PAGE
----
United States v. Miles, No. 21-12609, 2023 U.S. App. LEXIS 19662 (11th Cir. July 31, 2023)
In a case of first impression, the U.S. Court of Apeals for the Eleventh Circuit held on July 31, 2023, that a conviction for possessing an ingredient to manufacture methamphetamine was not a valid prior conviction for purposes of the Armed Career Criminal Act. Here’s how it came about.
Christopher Miles was convicted in a Florida State court in 2013 for possessing a chemical (Sudafed) used to manufacture methamphetamine. The conviction stemmed from a plea deal that let Miles avoid an arson conviction. Turns out, the Sudafed wasn’t the only thing he had that could produce meth; he also had chemicals that ignited and lit him on fire. During his panic about being on fire, he spread the fire throughout a house in rural North Florida and it promptly burned to the ground.
A decade later, cops were called to investigate a woman who said Miles had threatened her with a gun. Since he was a convicted felon, he was charged federally with being a felon in possession of a firearm under 18 U.S.C. § 922(g). Typically, this offense has a 10-year statutory maximum sentence. But because Miles had three qualifying prior convictions, according to the federal probation officer preparing the presentence report, he faced a minimum of 15 years up to life. The court handed him 15 years under the ACCA.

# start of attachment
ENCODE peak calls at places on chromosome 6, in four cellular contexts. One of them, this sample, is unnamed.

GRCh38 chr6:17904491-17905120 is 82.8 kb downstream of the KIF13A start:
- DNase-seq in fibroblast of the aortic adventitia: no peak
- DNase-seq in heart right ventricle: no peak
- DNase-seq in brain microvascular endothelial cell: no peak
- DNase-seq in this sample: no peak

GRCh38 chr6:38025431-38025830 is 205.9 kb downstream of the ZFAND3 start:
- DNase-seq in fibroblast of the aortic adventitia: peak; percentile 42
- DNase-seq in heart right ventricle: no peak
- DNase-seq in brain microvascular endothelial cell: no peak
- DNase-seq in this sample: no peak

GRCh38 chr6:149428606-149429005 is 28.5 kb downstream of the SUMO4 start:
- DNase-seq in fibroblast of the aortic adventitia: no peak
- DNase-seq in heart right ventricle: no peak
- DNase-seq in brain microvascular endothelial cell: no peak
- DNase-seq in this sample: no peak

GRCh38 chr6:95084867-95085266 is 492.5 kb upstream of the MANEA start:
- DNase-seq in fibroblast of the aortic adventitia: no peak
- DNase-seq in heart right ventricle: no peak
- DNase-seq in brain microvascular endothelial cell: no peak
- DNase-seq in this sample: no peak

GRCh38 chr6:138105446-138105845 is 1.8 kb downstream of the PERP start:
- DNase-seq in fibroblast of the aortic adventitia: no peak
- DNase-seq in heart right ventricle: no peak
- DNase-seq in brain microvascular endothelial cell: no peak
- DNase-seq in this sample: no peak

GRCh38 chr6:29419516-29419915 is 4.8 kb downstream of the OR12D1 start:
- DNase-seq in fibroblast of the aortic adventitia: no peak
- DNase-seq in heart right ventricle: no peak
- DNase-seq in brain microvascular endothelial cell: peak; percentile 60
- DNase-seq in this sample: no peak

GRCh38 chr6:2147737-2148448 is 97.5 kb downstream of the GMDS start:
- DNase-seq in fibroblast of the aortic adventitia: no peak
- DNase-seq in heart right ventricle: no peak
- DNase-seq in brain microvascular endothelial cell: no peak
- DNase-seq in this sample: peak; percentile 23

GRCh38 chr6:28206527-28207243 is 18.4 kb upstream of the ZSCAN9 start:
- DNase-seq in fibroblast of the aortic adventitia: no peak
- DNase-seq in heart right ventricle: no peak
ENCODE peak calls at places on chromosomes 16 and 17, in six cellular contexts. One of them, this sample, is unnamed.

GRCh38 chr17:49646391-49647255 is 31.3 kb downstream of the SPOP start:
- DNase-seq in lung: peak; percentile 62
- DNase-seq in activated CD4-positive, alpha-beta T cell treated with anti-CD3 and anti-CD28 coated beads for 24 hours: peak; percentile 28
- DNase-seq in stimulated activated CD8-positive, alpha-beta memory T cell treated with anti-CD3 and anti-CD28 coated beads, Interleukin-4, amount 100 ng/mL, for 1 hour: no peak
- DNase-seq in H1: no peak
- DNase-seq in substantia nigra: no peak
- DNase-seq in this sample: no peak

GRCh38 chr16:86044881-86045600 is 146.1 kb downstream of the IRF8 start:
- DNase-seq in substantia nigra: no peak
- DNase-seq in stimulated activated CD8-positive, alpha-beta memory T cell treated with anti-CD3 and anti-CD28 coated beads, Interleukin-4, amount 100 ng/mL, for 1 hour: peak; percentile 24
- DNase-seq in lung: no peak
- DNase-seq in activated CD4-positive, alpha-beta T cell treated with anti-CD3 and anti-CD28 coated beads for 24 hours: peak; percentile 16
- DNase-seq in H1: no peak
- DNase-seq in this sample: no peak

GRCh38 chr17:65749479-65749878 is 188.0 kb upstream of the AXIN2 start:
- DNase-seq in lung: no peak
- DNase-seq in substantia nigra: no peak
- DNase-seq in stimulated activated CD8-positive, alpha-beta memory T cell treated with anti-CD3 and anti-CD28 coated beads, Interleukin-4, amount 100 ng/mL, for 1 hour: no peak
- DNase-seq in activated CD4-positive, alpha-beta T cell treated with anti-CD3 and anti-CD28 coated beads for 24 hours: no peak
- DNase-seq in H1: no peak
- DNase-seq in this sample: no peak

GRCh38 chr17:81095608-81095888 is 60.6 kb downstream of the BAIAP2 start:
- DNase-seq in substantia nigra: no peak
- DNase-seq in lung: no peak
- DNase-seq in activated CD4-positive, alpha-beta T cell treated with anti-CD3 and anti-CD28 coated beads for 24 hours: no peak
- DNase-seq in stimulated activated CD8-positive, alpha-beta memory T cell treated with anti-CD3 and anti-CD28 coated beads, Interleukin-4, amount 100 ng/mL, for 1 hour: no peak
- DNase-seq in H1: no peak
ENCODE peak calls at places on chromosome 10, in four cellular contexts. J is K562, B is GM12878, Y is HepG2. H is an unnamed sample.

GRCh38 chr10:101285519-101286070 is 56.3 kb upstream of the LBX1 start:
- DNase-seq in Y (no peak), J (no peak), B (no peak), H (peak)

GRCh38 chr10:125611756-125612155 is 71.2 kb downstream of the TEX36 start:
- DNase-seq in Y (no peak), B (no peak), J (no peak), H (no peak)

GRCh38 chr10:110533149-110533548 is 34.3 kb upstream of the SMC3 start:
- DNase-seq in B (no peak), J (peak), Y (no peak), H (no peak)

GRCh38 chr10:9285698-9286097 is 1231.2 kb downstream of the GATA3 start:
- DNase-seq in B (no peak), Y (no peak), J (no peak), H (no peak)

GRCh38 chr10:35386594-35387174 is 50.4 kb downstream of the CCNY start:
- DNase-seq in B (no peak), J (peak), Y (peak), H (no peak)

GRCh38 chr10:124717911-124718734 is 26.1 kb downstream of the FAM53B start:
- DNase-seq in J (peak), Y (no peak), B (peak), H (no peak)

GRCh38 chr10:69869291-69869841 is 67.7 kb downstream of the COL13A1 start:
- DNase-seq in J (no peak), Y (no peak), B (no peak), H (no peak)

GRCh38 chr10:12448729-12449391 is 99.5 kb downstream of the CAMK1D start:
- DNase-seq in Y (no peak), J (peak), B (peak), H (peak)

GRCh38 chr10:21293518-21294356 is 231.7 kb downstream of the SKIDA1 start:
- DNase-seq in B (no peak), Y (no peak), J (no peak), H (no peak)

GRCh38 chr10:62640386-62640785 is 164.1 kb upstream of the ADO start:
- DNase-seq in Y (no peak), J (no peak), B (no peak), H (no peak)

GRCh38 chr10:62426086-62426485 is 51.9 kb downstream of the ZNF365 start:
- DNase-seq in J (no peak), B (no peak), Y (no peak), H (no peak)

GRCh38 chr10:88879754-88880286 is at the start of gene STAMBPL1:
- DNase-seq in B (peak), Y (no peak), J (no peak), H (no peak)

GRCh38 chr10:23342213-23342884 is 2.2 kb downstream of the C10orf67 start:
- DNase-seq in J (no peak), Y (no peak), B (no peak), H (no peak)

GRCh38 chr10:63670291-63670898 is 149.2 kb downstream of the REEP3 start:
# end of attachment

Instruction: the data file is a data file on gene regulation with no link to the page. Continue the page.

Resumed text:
On direct appeal, Miles challenged that the prior possession of Sudafed conviction wasn’t a valid “serious drug offense” under the ACCA. A qualifying prior conviction, the Supreme Court has said, “requires only that the state offense involve the conduct specified in the federal statute.” The federal statute here requires conduct involving the manufacture of drugs, and the district court assumed possessing ingredients to make drugs fit that bill. The Eleventh Circuit disagreed and said:
“We have held that an offense is a ‘serious drug offense’ under Section 924(e)(2)(A)(ii) [the ACCA] if it proscribes one of the kinds of conduct listed in that section, i.e., ‘manufacturing, distributing, or possessing with intent to manufacture or distribute.’ United States v. Penn, 63 F.4th 1305, 1316 (11th Cir. 2023). But possessing a listed chemical with reasonable cause to believe it will be used to manufacture [drugs] is not itself ‘manufacturing.’ Likewise, this offense does not ‘involve manufacturing’ as we have previously defined that term. An offense involves manufacturing if it necessarily entails the conduct of manufacturing, but the elements of the crime of unlawful possession of a listed chemical [to manufacture drugs] do not ‘necessarily entail’ the conduct of manufacturing. Possessing one ingredient to make a controlled substance with reasonable cause to believe that some person will use it to manufacture a controlled substance is too far removed from the conduct of manufacturing itself to satisfy the ‘necessarily entails’ standard.
We hold that a conviction under Florida Statutes § 893.149(1) for possessing a listed chemical with reasonable cause to believe it will be used to manufacture a controlled substance is not a ‘serious drug offense’ under ACCA. Accordingly, we vacate Miles’s sentence and remand this case for resentencing.”